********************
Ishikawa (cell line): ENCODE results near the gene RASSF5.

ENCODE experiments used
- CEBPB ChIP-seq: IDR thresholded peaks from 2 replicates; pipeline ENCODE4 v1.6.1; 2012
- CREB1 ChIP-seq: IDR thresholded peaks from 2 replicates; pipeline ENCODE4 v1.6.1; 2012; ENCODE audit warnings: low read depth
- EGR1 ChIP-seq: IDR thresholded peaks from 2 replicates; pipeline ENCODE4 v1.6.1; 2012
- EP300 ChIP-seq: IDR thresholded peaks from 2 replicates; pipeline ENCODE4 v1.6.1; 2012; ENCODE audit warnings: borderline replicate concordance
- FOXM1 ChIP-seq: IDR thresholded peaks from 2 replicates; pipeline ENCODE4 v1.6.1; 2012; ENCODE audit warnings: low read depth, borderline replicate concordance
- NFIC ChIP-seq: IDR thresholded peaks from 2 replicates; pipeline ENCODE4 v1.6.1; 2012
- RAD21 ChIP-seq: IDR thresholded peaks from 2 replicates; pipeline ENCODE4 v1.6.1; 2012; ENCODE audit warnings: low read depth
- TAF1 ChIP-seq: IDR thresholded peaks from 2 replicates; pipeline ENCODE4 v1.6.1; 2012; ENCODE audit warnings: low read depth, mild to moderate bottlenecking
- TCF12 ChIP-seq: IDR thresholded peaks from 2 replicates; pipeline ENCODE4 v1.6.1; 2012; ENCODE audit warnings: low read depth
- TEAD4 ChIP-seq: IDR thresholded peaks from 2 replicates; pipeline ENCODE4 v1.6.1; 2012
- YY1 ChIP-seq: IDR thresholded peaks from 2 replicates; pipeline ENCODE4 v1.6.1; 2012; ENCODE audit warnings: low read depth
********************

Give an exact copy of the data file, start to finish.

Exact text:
Ishikawa (cell line): ENCODE results near the gene RASSF5.

ENCODE experiments used
- CEBPB ChIP-seq: IDR thresholded peaks from 2 replicates; pipeline ENCODE4 v1.6.1; 2012
- CREB1 ChIP-seq: IDR thresholded peaks from 2 replicates; pipeline ENCODE4 v1.6.1; 2012; ENCODE audit warnings: low read depth
- EGR1 ChIP-seq: IDR thresholded peaks from 2 replicates; pipeline ENCODE4 v1.6.1; 2012
- EP300 ChIP-seq: IDR thresholded peaks from 2 replicates; pipeline ENCODE4 v1.6.1; 2012; ENCODE audit warnings: borderline replicate concordance
- FOXM1 ChIP-seq: IDR thresholded peaks from 2 replicates; pipeline ENCODE4 v1.6.1; 2012; ENCODE audit warnings: low read depth, borderline replicate concordance
- NFIC ChIP-seq: IDR thresholded peaks from 2 replicates; pipeline ENCODE4 v1.6.1; 2012
- RAD21 ChIP-seq: IDR thresholded peaks from 2 replicates; pipeline ENCODE4 v1.6.1; 2012; ENCODE audit warnings: low read depth
- TAF1 ChIP-seq: IDR thresholded peaks from 2 replicates; pipeline ENCODE4 v1.6.1; 2012; ENCODE audit warnings: low read depth, mild to moderate bottlenecking
- TCF12 ChIP-seq: IDR thresholded peaks from 2 replicates; pipeline ENCODE4 v1.6.1; 2012; ENCODE audit warnings: low read depth
- TEAD4 ChIP-seq: IDR thresholded peaks from 2 replicates; pipeline ENCODE4 v1.6.1; 2012
- YY1 ChIP-seq: IDR thresholded peaks from 2 replicates; pipeline ENCODE4 v1.6.1; 2012; ENCODE audit warnings: low read depth